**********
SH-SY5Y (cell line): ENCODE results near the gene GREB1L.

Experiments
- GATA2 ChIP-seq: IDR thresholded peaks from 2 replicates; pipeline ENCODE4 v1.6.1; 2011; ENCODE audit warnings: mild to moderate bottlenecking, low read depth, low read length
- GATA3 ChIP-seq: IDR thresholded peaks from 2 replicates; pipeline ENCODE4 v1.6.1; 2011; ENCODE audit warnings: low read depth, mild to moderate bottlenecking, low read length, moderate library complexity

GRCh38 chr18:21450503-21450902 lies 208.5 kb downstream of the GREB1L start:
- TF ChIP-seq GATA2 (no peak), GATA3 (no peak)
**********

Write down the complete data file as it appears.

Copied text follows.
SH-SY5Y (cell line): ENCODE results near the gene GREB1L.

Experiments
- GATA2 ChIP-seq: IDR thresholded peaks from 2 replicates; pipeline ENCODE4 v1.6.1; 2011; ENCODE audit warnings: mild to moderate bottlenecking, low read depth, low read length
- GATA3 ChIP-seq: IDR thresholded peaks from 2 replicates; pipeline ENCODE4 v1.6.1; 2011; ENCODE audit warnings: low read depth, mild to moderate bottlenecking, low read length, moderate library complexity

GRCh38 chr18:21450503-21450902 lies 208.5 kb downstream of the GREB1L start:
- TF ChIP-seq GATA2 (no peak), GATA3 (no peak)